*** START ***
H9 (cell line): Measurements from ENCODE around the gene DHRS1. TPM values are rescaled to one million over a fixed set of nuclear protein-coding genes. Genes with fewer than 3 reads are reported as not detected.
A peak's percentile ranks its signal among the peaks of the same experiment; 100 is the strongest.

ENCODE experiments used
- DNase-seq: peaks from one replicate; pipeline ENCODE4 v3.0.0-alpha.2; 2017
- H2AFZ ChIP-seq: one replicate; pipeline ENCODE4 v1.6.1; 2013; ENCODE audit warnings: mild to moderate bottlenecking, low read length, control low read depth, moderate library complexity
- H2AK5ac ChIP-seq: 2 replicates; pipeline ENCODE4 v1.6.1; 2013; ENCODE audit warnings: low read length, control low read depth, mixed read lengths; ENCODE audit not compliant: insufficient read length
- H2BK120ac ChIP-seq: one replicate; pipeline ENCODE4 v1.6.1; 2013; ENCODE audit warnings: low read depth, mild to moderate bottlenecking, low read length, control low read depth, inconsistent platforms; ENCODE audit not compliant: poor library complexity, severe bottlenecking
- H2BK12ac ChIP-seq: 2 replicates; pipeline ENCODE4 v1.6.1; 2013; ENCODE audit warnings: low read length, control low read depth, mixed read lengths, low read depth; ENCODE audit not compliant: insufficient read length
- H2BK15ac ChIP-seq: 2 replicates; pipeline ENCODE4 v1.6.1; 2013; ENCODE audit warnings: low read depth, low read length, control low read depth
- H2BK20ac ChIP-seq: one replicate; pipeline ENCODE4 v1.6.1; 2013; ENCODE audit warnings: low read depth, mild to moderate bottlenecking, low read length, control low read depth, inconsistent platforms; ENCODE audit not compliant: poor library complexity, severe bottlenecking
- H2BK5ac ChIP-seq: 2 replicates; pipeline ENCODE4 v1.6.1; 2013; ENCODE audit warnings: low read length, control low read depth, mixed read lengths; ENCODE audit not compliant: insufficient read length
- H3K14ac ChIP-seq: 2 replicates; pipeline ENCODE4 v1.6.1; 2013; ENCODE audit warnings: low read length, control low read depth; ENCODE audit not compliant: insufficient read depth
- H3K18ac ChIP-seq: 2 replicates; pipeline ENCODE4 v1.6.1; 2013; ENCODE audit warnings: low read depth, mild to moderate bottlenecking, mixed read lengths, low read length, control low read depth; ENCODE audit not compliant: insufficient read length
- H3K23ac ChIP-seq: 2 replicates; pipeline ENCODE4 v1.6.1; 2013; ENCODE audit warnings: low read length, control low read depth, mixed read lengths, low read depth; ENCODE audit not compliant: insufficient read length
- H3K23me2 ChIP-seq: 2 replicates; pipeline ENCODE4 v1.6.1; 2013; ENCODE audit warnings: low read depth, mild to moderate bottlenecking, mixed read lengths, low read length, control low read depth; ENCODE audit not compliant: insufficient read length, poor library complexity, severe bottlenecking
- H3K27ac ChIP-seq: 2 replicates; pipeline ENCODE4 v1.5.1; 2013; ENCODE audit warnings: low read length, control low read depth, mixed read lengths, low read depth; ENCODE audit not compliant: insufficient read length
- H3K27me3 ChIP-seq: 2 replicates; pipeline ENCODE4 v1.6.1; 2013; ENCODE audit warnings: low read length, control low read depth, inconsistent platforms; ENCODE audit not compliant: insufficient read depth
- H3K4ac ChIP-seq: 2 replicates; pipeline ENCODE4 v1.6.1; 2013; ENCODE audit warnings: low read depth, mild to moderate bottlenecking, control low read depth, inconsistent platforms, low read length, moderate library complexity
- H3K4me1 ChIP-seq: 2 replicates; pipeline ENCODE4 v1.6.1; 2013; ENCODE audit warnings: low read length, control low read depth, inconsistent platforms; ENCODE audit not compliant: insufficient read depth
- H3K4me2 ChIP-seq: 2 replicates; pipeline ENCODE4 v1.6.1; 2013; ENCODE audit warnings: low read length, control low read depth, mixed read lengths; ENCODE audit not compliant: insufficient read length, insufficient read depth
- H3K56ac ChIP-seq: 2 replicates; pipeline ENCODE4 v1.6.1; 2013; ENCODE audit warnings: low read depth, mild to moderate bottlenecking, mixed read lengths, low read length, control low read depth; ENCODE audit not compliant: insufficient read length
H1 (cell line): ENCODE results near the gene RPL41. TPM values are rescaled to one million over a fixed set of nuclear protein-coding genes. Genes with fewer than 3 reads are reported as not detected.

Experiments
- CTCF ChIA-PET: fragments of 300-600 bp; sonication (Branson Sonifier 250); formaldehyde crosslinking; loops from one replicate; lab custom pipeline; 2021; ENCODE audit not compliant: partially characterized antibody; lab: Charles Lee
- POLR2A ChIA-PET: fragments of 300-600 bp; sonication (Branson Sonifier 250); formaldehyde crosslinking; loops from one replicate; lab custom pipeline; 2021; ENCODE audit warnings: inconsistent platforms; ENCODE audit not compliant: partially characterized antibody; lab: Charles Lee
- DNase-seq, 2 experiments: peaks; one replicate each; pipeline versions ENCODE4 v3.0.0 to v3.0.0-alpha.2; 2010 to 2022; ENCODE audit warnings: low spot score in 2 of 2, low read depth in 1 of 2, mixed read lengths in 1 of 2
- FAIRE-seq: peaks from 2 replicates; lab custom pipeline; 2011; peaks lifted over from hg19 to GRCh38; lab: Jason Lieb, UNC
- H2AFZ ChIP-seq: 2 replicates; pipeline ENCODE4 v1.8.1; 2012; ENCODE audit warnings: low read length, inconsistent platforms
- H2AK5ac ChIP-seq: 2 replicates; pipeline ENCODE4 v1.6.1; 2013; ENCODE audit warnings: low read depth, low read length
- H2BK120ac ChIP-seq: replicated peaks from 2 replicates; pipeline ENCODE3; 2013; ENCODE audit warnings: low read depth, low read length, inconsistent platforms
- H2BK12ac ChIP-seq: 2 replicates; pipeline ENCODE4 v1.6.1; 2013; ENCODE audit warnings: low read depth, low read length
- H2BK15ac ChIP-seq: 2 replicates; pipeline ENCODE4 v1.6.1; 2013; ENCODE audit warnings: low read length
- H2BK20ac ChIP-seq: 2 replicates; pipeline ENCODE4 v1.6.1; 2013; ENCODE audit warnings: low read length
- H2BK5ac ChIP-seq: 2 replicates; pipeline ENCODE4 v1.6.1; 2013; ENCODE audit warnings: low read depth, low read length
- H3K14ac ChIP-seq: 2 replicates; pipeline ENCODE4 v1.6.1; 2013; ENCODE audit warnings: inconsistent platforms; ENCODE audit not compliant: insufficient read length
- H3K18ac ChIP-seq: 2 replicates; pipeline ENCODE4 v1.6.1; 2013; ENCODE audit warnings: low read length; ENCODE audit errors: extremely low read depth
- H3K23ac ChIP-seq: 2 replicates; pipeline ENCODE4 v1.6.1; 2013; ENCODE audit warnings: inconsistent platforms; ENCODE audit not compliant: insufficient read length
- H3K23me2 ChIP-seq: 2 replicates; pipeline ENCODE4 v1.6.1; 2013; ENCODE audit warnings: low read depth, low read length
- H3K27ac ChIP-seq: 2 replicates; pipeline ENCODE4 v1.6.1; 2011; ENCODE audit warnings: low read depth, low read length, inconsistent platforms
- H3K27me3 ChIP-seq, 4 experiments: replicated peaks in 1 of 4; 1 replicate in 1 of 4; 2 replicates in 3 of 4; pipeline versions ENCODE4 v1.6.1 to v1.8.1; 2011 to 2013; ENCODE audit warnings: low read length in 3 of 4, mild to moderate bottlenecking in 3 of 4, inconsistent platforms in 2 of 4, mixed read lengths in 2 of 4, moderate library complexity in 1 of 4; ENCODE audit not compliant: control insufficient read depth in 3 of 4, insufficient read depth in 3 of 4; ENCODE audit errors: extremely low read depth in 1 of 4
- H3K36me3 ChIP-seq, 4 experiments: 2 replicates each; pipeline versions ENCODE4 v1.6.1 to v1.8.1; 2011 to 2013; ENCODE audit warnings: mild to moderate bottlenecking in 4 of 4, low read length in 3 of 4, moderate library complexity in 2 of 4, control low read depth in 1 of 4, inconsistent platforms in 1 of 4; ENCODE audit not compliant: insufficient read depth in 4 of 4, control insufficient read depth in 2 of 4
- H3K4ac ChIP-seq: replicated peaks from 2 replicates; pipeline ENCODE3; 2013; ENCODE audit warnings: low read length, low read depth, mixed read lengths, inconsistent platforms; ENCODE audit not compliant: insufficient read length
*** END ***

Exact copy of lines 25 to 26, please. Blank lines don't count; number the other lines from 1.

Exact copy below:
- POLR2A ChIA-PET: fragments of 300-600 bp; sonication (Branson Sonifier 250); formaldehyde crosslinking; loops from one replicate; lab custom pipeline; 2021; ENCODE audit warnings: inconsistent platforms; ENCODE audit not compliant: partially characterized antibody; lab: Charles Lee
- DNase-seq, 2 experiments: peaks; one replicate each; pipeline versions ENCODE4 v3.0.0 to v3.0.0-alpha.2; 2010 to 2022; ENCODE audit warnings: low spot score in 2 of 2, low read depth in 1 of 2, mixed read lengths in 1 of 2